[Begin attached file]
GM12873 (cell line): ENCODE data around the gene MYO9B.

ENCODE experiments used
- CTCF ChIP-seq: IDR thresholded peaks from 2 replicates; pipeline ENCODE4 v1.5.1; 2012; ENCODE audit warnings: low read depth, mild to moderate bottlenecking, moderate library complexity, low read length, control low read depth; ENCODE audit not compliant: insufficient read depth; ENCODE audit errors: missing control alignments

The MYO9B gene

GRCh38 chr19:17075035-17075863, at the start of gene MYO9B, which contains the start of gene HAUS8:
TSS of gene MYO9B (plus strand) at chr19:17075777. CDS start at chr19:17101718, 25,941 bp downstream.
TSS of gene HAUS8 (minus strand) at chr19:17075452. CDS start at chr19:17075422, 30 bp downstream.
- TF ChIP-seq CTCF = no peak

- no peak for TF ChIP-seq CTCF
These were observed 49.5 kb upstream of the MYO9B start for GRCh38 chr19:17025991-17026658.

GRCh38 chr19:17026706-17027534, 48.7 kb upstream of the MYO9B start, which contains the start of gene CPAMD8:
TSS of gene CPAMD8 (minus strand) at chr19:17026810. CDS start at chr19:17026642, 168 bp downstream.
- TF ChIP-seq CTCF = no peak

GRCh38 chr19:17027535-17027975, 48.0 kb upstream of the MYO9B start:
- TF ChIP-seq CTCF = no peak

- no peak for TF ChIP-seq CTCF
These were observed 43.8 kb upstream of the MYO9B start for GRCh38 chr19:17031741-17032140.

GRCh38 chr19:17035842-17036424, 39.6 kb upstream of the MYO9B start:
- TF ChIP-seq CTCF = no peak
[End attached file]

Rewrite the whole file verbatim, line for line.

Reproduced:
GM12873 (cell line): ENCODE data around the gene MYO9B.

ENCODE experiments used
- CTCF ChIP-seq: IDR thresholded peaks from 2 replicates; pipeline ENCODE4 v1.5.1; 2012; ENCODE audit warnings: low read depth, mild to moderate bottlenecking, moderate library complexity, low read length, control low read depth; ENCODE audit not compliant: insufficient read depth; ENCODE audit errors: missing control alignments

The MYO9B gene

GRCh38 chr19:17075035-17075863, at the start of gene MYO9B, which contains the start of gene HAUS8:
TSS of gene MYO9B (plus strand) at chr19:17075777. CDS start at chr19:17101718, 25,941 bp downstream.
TSS of gene HAUS8 (minus strand) at chr19:17075452. CDS start at chr19:17075422, 30 bp downstream.
- TF ChIP-seq CTCF = no peak

- no peak for TF ChIP-seq CTCF
These were observed 49.5 kb upstream of the MYO9B start for GRCh38 chr19:17025991-17026658.

GRCh38 chr19:17026706-17027534, 48.7 kb upstream of the MYO9B start, which contains the start of gene CPAMD8:
TSS of gene CPAMD8 (minus strand) at chr19:17026810. CDS start at chr19:17026642, 168 bp downstream.
- TF ChIP-seq CTCF = no peak

GRCh38 chr19:17027535-17027975, 48.0 kb upstream of the MYO9B start:
- TF ChIP-seq CTCF = no peak

- no peak for TF ChIP-seq CTCF
These were observed 43.8 kb upstream of the MYO9B start for GRCh38 chr19:17031741-17032140.

GRCh38 chr19:17035842-17036424, 39.6 kb upstream of the MYO9B start:
- TF ChIP-seq CTCF = no peak